Restoring cloud forests for energy security

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Who would have thought that the restoration of natural habitats, such as cloud forests, could help keep the light bulb on a bit longer during periods of water scarcity and electricity rationing?

Electricity rationing is an issue of special concern nowadays for tropical countries like Brazil or Colombia that depend heavily on hydropower and that currently face risks from rationing. In Brazil, for instance, the risk of electricity shortages this year now tops 20%, well above the 5% that the government deems acceptable. The reason for this? Poor hydrology.

Clouds rise through Bwindi Impenetrable National Park, home to the endangered mountain gorilla. Photo by: Benjamin Drummond. Conservation International Clouds rise through Bwindi Impenetrable National Park, home to the endangered mountain gorilla. Photo by: Benjamin Drummond. Conservation International

A recent article in the Economist says that 80% of Brazil's electricity is generated by hydropower. But recent droughts and high temperatures have reduced reservoir storage by 60% in the south east and center west, which account for 70% of the country's total storage capacity.  In Colombia, the situation is no more encouraging, with President Santos calling for water and energy saving to respond to the drought crisis that several regions face this year.

But also in the case of Colombia, as water quality declines, poor environmental management and performance are likely to be blamed for the stronger than normal impacts of drought. It seems important for energy planning and expansion activities in these countries to illustrate the fact that optimization of infrastructure from environmental (green) and conventional (grey) engineering should be applied jointly to develop a more optimal energy expansion, with co-benefits such as carbon sequestration and biodiversity conservation. This is precisely the argument defended and demonstrated by my co-authors and I in a recent paper.

Dam energy output increases with restored cloud forests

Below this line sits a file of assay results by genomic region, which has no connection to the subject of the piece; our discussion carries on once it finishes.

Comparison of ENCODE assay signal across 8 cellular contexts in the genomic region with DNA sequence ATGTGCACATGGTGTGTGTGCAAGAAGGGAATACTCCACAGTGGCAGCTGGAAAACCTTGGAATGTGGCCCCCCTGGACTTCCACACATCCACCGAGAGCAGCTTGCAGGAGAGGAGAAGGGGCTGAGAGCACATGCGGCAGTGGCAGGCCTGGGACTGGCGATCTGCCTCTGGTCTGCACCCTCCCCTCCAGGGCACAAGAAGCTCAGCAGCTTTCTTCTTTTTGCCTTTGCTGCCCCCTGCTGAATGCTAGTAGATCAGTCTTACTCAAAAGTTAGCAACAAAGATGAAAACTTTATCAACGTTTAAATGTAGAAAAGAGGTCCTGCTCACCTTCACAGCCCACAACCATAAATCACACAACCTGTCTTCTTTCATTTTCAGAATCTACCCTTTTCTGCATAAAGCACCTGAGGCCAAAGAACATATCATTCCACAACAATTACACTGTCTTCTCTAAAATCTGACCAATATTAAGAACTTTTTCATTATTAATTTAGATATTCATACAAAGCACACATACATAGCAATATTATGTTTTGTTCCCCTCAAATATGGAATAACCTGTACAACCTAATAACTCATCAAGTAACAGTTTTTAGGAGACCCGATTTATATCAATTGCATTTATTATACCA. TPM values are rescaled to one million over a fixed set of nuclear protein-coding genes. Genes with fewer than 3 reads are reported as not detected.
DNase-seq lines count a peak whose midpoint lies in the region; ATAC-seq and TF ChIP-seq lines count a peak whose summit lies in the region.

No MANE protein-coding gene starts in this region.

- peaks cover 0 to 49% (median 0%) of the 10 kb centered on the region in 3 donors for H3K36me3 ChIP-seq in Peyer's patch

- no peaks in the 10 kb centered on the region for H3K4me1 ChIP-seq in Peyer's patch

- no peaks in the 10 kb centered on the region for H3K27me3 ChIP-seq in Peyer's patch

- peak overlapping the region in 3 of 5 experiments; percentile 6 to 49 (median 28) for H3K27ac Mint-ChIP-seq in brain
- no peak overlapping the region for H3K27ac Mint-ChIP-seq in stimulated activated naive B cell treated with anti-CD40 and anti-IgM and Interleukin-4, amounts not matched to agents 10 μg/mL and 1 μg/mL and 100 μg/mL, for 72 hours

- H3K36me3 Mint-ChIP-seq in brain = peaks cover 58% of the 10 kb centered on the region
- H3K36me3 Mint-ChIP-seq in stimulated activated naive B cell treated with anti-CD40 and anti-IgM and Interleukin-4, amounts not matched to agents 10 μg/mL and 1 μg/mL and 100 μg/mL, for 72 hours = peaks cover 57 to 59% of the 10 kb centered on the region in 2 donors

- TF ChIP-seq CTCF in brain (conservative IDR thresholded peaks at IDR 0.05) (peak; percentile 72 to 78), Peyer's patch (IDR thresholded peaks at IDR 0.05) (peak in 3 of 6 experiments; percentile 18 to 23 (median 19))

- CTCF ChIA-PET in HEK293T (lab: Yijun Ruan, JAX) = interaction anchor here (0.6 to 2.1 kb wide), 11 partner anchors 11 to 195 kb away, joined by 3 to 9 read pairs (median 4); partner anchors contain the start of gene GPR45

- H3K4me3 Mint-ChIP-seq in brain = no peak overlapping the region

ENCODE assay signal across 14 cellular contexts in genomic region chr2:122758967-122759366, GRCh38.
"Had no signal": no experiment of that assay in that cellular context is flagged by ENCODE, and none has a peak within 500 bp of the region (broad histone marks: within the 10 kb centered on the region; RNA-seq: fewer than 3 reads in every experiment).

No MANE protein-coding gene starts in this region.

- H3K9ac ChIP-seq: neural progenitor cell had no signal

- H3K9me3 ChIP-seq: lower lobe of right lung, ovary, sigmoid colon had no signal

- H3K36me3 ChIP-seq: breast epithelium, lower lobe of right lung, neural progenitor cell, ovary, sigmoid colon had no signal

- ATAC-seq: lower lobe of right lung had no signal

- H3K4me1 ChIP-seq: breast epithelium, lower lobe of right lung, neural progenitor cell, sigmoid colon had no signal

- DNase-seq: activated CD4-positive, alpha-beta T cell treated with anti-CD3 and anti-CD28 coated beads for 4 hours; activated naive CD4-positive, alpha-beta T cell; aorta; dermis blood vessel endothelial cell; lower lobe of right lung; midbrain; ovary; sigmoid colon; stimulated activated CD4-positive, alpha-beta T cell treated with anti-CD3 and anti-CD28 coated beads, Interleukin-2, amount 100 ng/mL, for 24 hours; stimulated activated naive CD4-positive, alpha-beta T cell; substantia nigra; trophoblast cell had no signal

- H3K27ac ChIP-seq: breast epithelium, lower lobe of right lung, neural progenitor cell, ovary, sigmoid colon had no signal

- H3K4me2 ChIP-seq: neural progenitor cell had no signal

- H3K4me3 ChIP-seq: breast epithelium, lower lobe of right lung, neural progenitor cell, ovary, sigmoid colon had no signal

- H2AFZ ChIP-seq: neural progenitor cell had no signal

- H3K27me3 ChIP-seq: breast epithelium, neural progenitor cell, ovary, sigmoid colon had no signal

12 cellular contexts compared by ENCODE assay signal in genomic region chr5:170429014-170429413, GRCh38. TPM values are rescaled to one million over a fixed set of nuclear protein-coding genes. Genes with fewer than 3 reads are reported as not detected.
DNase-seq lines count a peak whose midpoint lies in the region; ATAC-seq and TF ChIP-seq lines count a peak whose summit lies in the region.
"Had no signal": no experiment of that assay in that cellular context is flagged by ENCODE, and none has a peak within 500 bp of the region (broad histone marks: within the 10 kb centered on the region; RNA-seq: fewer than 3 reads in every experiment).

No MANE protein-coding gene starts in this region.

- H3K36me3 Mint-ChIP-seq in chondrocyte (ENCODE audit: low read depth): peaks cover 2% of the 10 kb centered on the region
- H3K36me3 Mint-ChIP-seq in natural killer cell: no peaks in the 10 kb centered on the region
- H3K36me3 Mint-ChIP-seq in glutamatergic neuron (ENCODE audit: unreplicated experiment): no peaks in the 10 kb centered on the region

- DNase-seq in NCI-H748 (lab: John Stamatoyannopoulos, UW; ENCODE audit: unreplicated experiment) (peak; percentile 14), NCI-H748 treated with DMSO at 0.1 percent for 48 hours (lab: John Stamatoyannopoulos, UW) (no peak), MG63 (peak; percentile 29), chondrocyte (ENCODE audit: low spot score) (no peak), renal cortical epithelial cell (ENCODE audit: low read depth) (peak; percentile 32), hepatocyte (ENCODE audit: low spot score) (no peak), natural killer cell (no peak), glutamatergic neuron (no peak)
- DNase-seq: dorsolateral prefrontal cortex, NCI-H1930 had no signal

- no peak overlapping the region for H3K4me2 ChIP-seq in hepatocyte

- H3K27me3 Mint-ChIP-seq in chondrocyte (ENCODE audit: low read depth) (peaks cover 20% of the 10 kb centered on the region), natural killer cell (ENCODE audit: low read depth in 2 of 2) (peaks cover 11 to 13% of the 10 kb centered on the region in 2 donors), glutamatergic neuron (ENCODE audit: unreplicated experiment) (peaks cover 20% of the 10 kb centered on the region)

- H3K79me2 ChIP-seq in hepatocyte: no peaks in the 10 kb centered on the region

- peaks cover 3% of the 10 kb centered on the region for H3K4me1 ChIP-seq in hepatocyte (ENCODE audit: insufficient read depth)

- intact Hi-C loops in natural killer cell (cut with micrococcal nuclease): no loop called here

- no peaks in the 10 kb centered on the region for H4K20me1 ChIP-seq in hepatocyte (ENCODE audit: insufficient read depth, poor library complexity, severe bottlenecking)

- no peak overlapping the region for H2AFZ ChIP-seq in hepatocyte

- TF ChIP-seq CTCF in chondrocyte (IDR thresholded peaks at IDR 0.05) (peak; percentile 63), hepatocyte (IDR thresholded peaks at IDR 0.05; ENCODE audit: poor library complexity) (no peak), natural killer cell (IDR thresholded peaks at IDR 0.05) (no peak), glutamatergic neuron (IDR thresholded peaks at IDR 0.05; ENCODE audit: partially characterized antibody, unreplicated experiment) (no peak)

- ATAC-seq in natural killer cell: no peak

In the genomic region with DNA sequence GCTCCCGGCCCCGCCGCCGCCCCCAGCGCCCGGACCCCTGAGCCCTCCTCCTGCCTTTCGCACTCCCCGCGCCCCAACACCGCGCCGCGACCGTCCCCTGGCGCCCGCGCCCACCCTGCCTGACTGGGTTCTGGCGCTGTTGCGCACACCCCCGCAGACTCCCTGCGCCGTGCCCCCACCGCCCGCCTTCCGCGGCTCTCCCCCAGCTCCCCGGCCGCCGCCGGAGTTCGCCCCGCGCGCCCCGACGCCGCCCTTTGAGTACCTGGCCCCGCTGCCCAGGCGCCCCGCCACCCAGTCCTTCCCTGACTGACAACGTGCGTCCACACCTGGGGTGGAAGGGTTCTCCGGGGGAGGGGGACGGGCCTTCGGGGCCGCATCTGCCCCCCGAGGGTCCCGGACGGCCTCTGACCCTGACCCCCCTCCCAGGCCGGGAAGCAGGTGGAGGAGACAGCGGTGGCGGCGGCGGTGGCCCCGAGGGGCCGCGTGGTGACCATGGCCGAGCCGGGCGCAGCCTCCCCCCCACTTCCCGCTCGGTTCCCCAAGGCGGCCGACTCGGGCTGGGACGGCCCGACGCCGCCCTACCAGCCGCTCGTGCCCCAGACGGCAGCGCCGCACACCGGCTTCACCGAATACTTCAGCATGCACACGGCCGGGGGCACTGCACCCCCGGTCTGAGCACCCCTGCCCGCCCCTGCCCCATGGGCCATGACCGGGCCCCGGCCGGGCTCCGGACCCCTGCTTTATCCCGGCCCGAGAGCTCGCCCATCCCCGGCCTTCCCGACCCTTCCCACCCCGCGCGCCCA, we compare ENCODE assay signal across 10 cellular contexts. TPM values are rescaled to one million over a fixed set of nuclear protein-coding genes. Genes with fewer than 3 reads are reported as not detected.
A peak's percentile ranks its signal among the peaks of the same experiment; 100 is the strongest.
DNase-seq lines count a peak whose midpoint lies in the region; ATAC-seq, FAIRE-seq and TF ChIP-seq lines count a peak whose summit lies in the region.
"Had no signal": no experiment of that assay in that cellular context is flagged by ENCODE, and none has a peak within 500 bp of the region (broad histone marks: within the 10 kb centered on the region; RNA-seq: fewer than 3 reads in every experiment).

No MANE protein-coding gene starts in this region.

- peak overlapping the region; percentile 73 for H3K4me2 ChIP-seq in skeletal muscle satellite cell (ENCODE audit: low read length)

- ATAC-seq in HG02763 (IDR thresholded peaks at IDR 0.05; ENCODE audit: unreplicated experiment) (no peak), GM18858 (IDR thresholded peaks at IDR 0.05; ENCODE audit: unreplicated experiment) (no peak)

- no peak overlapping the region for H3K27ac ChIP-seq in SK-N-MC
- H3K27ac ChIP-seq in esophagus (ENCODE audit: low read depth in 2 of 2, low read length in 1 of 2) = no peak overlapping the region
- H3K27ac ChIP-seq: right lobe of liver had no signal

We demonstrated that the Calima dam in Colombia could increase energy output by about 5% after simulating cloud forest restoration in less than 36% of the watershed area. Cloud forests are tropical forests that have a high cloud cover frequency throughout the year.  Restoring cloud forest coverage regulates water flows and reduces sedimentation in dams.

Energy gains from restored cloud forests can be higher or lower depending on the plant and reservoir volumes, operational regimes, climate and topography, among others. However, energy security benefits are likely to be greater in other Colombian dams that already face significant sedimentation problems, have lost greater proportions of cloud forest upstream and enjoy lower reservoir capacities compared with the Calima dam.

By understanding the current regulations for energy security and expansion in Colombia, which shares similarities to that of countries like Brazil, Peru and Chile, if this extra power reliability, in the form of standing cloud forests, could be recognized in the current Colombia’s regulation for energy security and expansion, the company who runs the Calima dam could generate between 5% to 10% more revenue depending on the degree of water scarcity during a given year.

Also, greater protection and restoration of cloud forests in Colombia with the engagement of the hydropower sector, and consequent compensation for poor landowners that switch to cloud forest restoration, could complement watershed management activities of other mechanisms like Payments for Watershed Services (PWS), which are also working to reduce poverty in the steep areas where cloud forests are being cleared or have already been cleared.

Power supplies from tropical dams become more reliable

However, the importance of cloud forest restoration for hydropower performance is not just exclusive to Colombia. An earlier study indicates that 41% of the global remaining cloud forests filter a large proportion of the high quality water that ensures the operation of tropical dams, and yet our planet has lost already more than 55% of those important water fabrics.

Since many existing tropical dams may already be working at suboptimal levels due to cloud forest loss, cloud forest restoration could increase the power reliability of existing dams across the tropics in addition to mitigating the impact of droughts on electricity shortages that countries like Colombia or Brazil are facing today.  This also justifies their better stewardship.

In collaboration with field offices, Conservation International and partners are piloting these ideas in countries like Colombia by working with dam companies that a have demonstrated opportunity to create energy security through the protection of critical cloud forests.

As a result, the Mining and Energy Planning Unit of Colombia is beginning to plan incentives for hydropower companies to protect and restore cloud forests in Colombia, which could also compensate poor landowners in these regions who focus on the management and restoration of these forests.

As new green energy opportunities expand around the world, it seems that the smart conservation of cloud forests can be a truly viable solution to enhance energy security in water scarce years, which can also ensure the survival of some of the planet’s most biodiversity-rich ecosystems and the communities who depend on them.

This study was led by Dr. Leo Saenz, Director of Eco-hydrology at Conservation International in collaboration with King’s College London, the Challenge Program on Water and Food (CPWF) and BlueSmart, a consulting and environmental engineering company.

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